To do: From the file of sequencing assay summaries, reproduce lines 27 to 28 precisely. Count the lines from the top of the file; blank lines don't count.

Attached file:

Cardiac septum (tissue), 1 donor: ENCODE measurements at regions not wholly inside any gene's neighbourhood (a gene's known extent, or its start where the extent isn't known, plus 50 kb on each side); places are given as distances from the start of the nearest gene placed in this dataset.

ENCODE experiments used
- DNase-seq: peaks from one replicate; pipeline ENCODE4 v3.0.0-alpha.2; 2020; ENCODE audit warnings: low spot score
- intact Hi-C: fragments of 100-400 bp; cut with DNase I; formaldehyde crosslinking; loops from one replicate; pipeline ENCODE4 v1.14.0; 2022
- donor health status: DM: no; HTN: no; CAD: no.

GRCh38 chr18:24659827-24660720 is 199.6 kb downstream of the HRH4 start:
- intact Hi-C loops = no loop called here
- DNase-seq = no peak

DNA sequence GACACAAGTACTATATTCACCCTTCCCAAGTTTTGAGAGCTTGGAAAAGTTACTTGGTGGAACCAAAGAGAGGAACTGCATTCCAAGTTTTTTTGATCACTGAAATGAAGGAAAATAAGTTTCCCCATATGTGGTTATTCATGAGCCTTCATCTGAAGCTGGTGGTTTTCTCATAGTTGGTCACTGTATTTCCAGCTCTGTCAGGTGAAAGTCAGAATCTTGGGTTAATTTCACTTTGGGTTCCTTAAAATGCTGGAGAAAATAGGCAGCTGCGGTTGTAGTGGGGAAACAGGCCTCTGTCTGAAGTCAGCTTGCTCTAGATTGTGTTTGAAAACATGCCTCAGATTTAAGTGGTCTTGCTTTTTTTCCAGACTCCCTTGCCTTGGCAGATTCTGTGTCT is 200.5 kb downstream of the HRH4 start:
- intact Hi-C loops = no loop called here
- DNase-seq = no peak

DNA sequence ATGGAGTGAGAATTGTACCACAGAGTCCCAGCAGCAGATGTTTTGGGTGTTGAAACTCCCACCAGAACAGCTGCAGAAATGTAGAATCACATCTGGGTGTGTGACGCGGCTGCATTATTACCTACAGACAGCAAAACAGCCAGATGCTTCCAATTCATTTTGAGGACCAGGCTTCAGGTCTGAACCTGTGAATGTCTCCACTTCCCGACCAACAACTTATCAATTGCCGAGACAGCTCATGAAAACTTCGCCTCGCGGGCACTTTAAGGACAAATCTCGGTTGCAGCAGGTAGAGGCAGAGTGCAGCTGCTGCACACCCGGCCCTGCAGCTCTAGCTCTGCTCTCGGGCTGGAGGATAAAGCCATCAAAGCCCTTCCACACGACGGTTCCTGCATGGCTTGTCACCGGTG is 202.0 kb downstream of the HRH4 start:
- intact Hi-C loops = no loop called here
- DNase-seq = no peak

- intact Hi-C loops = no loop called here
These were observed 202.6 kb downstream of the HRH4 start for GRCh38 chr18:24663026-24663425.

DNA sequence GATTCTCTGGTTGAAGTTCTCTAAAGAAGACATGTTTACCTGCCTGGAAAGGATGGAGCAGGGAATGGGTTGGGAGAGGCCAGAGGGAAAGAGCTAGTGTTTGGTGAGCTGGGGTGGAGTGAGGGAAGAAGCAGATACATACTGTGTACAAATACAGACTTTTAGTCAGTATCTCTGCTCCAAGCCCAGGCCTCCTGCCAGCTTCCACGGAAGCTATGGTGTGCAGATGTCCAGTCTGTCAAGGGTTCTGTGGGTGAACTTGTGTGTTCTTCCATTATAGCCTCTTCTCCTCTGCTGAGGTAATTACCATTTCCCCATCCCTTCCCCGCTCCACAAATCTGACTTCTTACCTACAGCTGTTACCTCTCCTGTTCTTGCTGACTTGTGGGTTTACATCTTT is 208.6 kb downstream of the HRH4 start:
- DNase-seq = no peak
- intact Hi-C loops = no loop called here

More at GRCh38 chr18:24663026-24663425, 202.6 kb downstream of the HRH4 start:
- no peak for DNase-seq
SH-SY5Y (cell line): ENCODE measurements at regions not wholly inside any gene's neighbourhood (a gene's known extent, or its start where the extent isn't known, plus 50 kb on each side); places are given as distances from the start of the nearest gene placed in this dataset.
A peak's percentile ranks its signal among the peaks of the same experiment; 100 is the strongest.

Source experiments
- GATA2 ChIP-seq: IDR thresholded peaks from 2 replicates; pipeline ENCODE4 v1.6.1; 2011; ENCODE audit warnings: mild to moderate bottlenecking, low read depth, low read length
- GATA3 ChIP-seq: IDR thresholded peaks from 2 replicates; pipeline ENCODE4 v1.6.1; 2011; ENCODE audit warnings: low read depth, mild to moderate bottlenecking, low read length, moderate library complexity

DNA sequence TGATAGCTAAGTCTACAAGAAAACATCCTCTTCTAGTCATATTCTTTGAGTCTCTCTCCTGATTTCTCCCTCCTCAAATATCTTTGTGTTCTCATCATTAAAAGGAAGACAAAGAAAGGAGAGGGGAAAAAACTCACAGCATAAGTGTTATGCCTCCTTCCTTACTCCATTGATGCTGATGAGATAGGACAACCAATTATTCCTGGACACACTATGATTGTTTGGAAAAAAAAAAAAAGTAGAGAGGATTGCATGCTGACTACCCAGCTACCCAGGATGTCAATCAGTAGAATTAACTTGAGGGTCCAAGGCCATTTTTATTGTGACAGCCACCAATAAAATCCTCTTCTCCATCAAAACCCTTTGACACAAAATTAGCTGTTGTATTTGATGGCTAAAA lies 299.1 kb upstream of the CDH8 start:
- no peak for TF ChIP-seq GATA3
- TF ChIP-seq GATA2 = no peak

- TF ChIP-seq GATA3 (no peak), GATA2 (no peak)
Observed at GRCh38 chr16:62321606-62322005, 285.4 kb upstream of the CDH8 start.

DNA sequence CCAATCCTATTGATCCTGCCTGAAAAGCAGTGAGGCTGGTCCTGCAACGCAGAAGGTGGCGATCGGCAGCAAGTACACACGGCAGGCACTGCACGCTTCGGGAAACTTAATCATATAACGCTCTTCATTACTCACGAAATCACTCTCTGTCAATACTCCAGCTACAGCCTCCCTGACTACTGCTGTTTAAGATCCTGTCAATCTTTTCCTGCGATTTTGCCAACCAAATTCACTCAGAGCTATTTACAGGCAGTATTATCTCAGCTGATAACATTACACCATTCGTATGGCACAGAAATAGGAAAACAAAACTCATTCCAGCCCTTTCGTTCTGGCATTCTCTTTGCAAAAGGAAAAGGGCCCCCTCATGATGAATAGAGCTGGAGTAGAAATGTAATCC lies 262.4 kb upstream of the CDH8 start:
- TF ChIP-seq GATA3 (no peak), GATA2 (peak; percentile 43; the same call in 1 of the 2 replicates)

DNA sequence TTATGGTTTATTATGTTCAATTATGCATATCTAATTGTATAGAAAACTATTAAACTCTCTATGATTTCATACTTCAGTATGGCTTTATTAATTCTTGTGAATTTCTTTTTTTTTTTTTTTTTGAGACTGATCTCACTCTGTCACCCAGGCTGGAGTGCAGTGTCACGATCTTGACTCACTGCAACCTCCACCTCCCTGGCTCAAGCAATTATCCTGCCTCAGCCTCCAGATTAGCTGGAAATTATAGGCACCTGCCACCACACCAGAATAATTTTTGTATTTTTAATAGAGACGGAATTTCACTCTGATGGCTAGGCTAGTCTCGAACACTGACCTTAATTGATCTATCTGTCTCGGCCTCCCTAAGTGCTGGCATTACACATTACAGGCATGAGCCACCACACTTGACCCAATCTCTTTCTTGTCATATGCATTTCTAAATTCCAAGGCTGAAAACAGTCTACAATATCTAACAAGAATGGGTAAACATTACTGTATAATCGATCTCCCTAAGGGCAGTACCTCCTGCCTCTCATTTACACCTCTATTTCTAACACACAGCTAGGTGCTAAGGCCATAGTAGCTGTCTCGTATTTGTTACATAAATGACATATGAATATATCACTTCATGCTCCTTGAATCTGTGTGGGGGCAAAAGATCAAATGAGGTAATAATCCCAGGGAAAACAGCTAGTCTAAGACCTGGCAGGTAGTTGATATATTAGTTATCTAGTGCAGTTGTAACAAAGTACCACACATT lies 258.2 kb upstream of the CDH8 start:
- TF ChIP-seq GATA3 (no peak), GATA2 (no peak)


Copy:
DNA sequence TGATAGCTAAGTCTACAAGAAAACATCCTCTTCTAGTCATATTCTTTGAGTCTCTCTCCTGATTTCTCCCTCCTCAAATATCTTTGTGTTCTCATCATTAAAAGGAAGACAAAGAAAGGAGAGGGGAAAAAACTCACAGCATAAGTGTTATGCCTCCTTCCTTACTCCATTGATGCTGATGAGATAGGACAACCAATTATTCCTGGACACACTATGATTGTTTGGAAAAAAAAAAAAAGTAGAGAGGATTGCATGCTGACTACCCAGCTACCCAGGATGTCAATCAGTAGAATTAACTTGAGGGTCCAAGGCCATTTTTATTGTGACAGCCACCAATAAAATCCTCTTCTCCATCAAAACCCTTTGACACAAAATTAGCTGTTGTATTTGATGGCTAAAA lies 299.1 kb upstream of the CDH8 start:
- no peak for TF ChIP-seq GATA3